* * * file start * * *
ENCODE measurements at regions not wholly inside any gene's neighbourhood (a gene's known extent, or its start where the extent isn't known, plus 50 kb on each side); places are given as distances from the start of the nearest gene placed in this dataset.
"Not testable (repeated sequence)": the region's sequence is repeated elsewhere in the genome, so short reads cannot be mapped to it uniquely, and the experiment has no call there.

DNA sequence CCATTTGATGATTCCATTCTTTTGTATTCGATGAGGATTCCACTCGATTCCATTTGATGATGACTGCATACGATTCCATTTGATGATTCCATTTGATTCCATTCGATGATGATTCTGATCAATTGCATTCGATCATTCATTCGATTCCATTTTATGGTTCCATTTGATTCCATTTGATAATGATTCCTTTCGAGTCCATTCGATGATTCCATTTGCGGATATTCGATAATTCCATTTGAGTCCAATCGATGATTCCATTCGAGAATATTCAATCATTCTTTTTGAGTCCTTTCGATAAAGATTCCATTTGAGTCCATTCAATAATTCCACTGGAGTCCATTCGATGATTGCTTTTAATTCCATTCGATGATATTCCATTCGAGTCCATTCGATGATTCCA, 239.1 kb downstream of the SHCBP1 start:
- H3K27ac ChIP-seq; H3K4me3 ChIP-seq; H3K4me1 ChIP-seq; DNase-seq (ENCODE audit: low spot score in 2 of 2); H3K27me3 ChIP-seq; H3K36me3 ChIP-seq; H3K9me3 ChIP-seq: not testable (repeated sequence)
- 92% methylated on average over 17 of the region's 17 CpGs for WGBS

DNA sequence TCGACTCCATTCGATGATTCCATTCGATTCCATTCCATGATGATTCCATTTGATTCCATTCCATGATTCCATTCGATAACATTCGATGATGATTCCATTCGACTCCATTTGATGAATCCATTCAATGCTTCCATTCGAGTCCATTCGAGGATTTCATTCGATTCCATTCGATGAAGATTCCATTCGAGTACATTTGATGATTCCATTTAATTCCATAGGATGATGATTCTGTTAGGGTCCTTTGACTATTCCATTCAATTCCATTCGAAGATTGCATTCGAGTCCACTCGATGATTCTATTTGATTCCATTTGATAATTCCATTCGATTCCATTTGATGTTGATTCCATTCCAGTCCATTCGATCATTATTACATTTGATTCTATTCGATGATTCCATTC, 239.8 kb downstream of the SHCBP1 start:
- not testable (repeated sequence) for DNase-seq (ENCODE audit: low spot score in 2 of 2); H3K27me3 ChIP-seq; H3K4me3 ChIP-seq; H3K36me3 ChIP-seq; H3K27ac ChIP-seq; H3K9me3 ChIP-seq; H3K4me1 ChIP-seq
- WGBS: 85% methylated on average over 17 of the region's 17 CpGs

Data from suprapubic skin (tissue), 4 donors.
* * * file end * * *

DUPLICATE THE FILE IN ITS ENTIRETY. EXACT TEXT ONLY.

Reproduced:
ENCODE measurements at regions not wholly inside any gene's neighbourhood (a gene's known extent, or its start where the extent isn't known, plus 50 kb on each side); places are given as distances from the start of the nearest gene placed in this dataset.
"Not testable (repeated sequence)": the region's sequence is repeated elsewhere in the genome, so short reads cannot be mapped to it uniquely, and the experiment has no call there.

DNA sequence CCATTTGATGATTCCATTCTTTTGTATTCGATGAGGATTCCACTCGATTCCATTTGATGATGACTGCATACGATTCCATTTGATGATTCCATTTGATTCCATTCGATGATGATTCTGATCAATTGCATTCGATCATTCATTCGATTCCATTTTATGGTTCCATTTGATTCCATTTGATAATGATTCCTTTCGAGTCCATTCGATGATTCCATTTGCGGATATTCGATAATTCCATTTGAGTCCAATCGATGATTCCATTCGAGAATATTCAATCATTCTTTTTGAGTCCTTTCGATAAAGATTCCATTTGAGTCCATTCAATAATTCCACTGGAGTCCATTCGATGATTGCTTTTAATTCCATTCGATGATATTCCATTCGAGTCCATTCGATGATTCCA, 239.1 kb downstream of the SHCBP1 start:
- H3K27ac ChIP-seq; H3K4me3 ChIP-seq; H3K4me1 ChIP-seq; DNase-seq (ENCODE audit: low spot score in 2 of 2); H3K27me3 ChIP-seq; H3K36me3 ChIP-seq; H3K9me3 ChIP-seq: not testable (repeated sequence)
- 92% methylated on average over 17 of the region's 17 CpGs for WGBS

DNA sequence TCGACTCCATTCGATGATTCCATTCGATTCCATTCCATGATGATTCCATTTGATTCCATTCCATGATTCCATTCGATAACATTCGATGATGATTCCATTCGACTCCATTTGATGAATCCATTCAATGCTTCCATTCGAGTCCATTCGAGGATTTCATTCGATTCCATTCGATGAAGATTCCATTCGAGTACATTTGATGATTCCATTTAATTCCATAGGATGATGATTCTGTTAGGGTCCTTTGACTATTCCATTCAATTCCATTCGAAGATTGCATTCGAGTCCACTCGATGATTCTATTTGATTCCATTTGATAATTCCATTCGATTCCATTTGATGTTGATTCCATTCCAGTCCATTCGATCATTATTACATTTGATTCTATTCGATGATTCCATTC, 239.8 kb downstream of the SHCBP1 start:
- not testable (repeated sequence) for DNase-seq (ENCODE audit: low spot score in 2 of 2); H3K27me3 ChIP-seq; H3K4me3 ChIP-seq; H3K36me3 ChIP-seq; H3K27ac ChIP-seq; H3K9me3 ChIP-seq; H3K4me1 ChIP-seq
- WGBS: 85% methylated on average over 17 of the region's 17 CpGs

Data from suprapubic skin (tissue), 4 donors.